Light Pollution and the Stars
Can you count the stars in the night sky? People who live in rural areas can see many more stars than those who live in cities. We're all looking up at the same sky— why can some people see more stars than others? Try this activity to find out!
- Black construction paper
- Sharpened pencil, needle, or pin
- Room where you can control the amount of light, preferably with some variation instead of just on/off (e.g. by opening or closing the blinds or a door to another room, with a dimmer switch, or with multiple individual lights)
- Cut a piece of construction paper slightly larger than the front of your flashlight.
- Poke holes in the construction paper to form a "constellation."
- Tape the piece of construction paper to the front of your flashlight.
- Take your flashlight into a completely dark room. Turn off all the lights, close the doors and window blinds.
- Turn your flashlight on and aim it at the ceiling.What do you see?
- If you cannot see your constellation, try the following:
- Hold your flashlight closer to the ceiling.
- Use a pencil to make the holes in your construction paper slightly bigger.
- Try a different flashlight.
- If the room has a lot of natural light, wait until nighttime to do the experiment.
- Now, try to gradually brighten the room. For example, open a single window blind partway, or turn a dimmer switch up a little bit.
- Aim your flashlight at the ceiling again.Can you still see your constellation?
- Keep increasing the amount of light in the room.At what point can you no longer see your constellation?
You probably found that you could easily see your homemade constellation in a darkened room. However, as the amount of "light pollution" increased as you turned on other light sources, your constellation would gradually disappear. This is the same problem experienced by astronomers and stargazers. As human civilization as expands and we add more and more artificial lighting, we make it harder to see the stars! This makes it difficult for people to go stargazing, and harder for astronomers to take pictures of stars using telescopes.
If you tried the experiment with different size holes, you probably noticed that the smaller, fainter "stars" disappeared before the bigger, brighter ones. They get drowned out more quickly by light pollution. So stars don't just look brighter to people in rural areas—they can actually see more stars.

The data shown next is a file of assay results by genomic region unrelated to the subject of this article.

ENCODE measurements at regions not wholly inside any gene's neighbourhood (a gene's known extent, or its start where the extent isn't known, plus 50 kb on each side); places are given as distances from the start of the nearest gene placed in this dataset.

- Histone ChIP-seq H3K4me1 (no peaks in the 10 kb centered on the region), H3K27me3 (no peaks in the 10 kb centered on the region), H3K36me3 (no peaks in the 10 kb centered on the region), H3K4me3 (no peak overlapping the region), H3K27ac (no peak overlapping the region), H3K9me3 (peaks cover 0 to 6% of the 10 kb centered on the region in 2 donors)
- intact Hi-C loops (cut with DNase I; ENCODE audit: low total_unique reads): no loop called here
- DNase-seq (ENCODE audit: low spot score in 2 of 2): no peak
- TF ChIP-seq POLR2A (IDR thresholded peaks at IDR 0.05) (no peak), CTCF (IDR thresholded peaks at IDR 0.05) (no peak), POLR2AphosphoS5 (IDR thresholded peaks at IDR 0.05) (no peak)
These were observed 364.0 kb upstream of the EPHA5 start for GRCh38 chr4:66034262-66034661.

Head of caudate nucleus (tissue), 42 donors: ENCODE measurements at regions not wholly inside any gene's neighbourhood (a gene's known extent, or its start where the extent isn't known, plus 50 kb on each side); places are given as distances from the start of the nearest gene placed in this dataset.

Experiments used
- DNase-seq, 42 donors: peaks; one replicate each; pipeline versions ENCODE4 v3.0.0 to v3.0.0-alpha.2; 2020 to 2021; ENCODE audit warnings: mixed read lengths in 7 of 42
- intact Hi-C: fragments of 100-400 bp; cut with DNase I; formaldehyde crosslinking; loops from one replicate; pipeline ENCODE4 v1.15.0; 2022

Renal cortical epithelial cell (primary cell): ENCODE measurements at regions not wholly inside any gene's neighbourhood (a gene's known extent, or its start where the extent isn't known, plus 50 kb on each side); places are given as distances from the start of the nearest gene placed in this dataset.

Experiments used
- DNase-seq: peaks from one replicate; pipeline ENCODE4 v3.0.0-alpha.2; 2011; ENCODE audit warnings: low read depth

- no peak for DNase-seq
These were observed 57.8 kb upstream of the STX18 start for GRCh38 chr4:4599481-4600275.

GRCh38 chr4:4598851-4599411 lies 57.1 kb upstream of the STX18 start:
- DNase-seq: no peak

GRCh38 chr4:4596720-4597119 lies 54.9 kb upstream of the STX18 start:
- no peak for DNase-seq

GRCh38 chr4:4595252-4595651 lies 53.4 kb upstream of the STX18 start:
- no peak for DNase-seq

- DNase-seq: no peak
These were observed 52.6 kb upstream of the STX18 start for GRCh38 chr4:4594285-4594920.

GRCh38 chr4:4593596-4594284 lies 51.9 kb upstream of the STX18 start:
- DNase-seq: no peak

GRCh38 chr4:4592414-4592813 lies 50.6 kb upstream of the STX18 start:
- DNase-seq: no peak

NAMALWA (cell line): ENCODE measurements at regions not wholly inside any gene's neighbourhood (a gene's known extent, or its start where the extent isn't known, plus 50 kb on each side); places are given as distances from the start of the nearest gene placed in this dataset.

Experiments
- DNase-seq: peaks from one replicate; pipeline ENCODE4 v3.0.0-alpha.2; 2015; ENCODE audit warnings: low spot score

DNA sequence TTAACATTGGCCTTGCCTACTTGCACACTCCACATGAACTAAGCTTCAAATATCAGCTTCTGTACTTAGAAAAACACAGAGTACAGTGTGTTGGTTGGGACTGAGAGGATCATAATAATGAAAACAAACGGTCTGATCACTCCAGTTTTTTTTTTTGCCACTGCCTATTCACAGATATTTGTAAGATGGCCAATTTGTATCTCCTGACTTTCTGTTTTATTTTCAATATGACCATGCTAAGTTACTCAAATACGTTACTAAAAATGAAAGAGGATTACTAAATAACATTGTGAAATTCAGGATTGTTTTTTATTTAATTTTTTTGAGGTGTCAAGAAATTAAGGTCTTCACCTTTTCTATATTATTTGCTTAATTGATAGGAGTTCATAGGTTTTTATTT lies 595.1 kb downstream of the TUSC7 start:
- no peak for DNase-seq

When you think of pollution, you might think of clouds of smog in the air or toxic waste being dumped into a river. But did you know that light can also cause pollution? The excessive use of artificial light at nighttime can drown out dimmer, natural sources of light from the stars and the Moon (note that the Moon does not generate its own light, the light is reflected from the Sun). On the ground, excessive light can disturb animals who rely on the day/night cycle to know when to eat or sleep. It can also confuse animals that use light for navigation. If you've ever had a bright light from a street lamp or neighbor's yard shine in your window at night, you also know that light pollution can make it hard for humans to sleep too!
Light pollution also causes problems for astronomers and stargazers, who look up at the night sky from Earth. When light passes through the Earth's atmosphere, some of it is scattered as it bounces off molecules in the air. Some of this scattered light bounces back towards our eyes, making it harder to see the stars. This problem is worse in urban and heavily-populated areas that have more artificial light sources at night. In this activity you experimented with making your own "constellation" to see how external light levels affected its visibility.
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For Further Exploration
- Try making different size holes in your construction paper, representing stars of different brightness. Try the experiment again. Do certain "stars" disappear before others?